Once you’ve created your buyer personas, it’s time to get started on targeting and attracting those people so you can reach more of the customers who want and need what you have to offer. Good luck!
There are two ways of thinking about customers: as transactions and as relationships. If you don’t know which category you put your customers into, all you have to do is ask your customers, because the way you treat them is a direct reflection of which stance you take.
They can tell whether you think of them as relationships or transactions just by looking at by how you serve them. And here’s why that matters…
Transactions Don’t Create Connection & Lasting Impressions
When you think of your customers as mere transactions, you do your job, take what’s owed you, and leave. In your mind, you’ve done what was required or asked of you, and that’s the extent of things. There’s no need to go above and beyond. No need to follow-up. No need to make sure the customer is 100% satisfied. The end of the transaction is the end of the relationship.
What’s the harm in this thinking? Well, for one, you’re not likely to provide the high level of service you’re capable of providing or look for ways to add value for your customer. Because when it’s just a transaction, not a relationship, you simply won’t care as much as you could.
Sure, you might provide adequate service, but you’re not going to go out of your way to provide memorable service. You’re not going to look for additional ways to serve your customers or make their lives better. You’re just going to do the job and leave.
The problem is: Engaging in transactional thinking is not how you build a loyal customer base. And when loyalty is absent, every need for service starts back in Google or some other search engine.
More and more, we see Google infiltrating organic results with Paid Ads, Yelp filtering out legitimate reviews, and HomeAdvisor, Angie’s List, Google, Yelp, and other companies trying to get a piece of the service pie by taking a cut of business in exchange for putting your name out there in front of searchers.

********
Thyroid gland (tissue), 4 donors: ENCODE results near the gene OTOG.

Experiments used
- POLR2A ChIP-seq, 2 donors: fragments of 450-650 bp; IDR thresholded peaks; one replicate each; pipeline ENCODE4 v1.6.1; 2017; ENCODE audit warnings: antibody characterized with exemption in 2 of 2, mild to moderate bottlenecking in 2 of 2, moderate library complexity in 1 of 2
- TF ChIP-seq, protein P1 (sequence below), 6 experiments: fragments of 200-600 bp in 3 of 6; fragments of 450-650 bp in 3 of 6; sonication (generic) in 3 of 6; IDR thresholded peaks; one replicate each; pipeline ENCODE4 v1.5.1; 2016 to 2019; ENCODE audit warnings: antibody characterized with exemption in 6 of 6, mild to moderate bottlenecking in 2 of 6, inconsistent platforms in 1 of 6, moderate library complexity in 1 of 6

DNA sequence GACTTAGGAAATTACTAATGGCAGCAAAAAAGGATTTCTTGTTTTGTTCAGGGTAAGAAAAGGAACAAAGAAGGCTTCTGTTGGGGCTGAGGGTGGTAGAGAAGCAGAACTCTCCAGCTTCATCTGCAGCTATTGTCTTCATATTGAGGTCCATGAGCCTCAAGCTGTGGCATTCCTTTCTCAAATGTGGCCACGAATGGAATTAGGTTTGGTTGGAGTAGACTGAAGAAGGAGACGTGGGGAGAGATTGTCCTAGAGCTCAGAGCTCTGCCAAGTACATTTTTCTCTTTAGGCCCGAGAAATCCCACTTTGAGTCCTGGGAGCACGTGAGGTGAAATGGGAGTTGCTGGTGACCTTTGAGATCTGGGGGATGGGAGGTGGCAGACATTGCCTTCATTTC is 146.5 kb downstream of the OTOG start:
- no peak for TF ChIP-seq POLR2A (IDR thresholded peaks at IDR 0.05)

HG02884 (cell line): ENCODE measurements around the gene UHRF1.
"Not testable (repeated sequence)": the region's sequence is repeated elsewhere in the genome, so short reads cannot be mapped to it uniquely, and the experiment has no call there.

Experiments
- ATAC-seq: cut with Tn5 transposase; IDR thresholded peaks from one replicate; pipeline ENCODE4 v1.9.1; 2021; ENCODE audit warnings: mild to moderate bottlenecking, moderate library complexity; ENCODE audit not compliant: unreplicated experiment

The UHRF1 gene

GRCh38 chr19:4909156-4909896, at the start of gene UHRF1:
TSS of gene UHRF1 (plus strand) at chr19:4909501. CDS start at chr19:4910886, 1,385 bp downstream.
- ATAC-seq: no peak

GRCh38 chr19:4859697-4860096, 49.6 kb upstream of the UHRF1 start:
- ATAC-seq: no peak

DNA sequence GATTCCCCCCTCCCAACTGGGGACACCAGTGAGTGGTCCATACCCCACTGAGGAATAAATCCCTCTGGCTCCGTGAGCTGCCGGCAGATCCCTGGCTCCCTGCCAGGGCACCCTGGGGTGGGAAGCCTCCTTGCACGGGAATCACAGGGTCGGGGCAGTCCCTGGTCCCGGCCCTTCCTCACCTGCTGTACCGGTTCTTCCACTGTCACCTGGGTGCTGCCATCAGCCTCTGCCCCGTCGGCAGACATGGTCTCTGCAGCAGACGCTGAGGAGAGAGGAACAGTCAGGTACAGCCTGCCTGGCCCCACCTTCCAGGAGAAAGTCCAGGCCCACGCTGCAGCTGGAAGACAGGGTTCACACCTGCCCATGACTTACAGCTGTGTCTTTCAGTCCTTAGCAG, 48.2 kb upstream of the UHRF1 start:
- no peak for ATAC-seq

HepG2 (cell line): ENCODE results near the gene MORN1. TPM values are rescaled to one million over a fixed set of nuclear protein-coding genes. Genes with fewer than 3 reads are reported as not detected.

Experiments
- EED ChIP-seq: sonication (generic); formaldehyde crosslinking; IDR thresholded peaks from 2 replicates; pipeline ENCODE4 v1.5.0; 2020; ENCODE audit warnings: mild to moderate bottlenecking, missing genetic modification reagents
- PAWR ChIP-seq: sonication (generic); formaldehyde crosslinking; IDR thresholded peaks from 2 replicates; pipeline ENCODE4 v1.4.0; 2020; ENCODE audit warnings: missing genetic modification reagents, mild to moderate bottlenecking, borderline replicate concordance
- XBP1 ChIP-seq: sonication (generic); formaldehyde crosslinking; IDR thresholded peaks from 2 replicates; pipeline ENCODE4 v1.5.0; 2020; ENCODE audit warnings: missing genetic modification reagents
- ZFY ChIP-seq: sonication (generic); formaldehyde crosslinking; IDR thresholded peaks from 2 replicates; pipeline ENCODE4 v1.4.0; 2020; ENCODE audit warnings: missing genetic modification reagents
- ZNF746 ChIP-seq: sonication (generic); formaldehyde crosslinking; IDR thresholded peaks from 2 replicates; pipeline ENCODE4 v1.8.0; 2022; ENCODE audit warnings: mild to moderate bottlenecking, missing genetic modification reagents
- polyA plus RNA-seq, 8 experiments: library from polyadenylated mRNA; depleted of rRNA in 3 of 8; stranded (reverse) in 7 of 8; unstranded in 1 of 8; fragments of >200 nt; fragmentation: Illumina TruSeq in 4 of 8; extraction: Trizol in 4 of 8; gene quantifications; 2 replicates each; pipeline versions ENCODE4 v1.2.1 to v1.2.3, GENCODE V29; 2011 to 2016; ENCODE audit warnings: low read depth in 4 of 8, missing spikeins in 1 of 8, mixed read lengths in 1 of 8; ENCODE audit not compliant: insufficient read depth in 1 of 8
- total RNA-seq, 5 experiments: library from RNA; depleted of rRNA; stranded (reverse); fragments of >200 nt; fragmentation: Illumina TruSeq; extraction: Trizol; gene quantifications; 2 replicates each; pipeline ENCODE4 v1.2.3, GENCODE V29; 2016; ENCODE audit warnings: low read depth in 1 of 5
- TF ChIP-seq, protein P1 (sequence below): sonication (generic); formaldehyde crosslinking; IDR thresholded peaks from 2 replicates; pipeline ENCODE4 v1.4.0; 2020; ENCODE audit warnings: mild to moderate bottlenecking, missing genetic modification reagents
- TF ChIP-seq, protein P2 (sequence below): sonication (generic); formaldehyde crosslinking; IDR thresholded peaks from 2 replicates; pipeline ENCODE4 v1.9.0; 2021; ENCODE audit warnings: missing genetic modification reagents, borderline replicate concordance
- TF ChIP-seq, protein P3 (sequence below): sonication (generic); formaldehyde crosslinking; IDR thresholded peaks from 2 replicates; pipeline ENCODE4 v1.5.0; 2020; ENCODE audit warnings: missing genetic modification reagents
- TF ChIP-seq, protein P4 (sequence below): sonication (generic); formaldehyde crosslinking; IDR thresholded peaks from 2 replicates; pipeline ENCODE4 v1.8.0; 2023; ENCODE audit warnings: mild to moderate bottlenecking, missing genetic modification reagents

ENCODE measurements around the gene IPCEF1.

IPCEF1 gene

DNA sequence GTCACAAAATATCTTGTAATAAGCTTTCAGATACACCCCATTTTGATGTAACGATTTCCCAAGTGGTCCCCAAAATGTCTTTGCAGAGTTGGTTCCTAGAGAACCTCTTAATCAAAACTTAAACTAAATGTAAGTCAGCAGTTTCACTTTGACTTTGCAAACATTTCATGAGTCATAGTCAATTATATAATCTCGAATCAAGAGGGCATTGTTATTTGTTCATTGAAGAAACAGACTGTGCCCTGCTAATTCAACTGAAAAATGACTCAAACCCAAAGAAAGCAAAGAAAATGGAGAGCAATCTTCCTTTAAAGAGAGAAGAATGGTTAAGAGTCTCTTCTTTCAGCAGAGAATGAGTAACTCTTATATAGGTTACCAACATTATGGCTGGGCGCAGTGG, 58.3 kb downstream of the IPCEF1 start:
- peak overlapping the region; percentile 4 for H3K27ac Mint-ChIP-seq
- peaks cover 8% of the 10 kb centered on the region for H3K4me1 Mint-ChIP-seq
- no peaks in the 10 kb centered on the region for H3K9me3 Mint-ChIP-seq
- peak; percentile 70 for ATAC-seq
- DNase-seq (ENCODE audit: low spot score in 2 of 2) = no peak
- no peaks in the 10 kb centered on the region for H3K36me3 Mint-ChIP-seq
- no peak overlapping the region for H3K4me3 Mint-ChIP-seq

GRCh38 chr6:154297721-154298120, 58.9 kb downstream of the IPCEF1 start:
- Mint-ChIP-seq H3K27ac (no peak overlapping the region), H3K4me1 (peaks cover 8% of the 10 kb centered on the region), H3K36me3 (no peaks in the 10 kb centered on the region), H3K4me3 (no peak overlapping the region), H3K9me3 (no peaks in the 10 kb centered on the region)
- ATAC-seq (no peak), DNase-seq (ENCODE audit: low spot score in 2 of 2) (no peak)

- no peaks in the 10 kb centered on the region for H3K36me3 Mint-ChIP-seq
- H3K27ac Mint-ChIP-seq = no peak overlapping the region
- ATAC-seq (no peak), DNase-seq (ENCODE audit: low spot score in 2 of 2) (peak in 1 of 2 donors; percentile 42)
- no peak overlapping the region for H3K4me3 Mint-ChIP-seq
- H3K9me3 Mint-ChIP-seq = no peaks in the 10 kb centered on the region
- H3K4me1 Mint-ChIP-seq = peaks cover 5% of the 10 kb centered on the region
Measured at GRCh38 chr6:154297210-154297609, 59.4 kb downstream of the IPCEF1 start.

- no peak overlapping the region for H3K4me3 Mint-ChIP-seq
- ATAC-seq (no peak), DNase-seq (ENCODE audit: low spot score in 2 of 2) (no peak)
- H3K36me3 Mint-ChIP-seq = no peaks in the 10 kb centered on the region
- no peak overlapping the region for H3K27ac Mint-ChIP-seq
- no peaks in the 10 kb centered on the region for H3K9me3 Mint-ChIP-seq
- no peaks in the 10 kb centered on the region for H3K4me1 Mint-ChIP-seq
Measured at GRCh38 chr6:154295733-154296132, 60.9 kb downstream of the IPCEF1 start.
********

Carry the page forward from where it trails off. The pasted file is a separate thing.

- Do you really want to have to rely heavily on search engines and paid services to keep business coming in? Hellllll, no! You want to know you’ll have business coming in, regardless of how many algorithm changes there are or how big your competitors’ ad budgets are.
- Do you really want the customers you’ve marketed to, invested in, and served to go right back to the search box the next time they need the services you provide? Of course not. It costs 7 to 10x more to attract new customers than it does to retain customers, which means, you want those customers to keep coming back to you. But if you’ve given them no reason to remain loyal to you, they’re just as likely to use a competitor as they are to call you the next time they need service.
When you think of your customers as transactions, they feel it, and they think of you and the service you provide as mere transactions as well – which means you’re just one ship in a sea of competitors. In other words, when they’re just a transaction, so are you. And that means you’ve given your customers a reason to make their hiring decisions solely based on price.
The bottom line: With transactional thinking, you’re cheating yourself and your customers. At the end of the day, you’re left with a slew of transactions, not a slew of customers.
Relationships Create Value
On the other hand: when you think of your customers as relationships, it changes everything.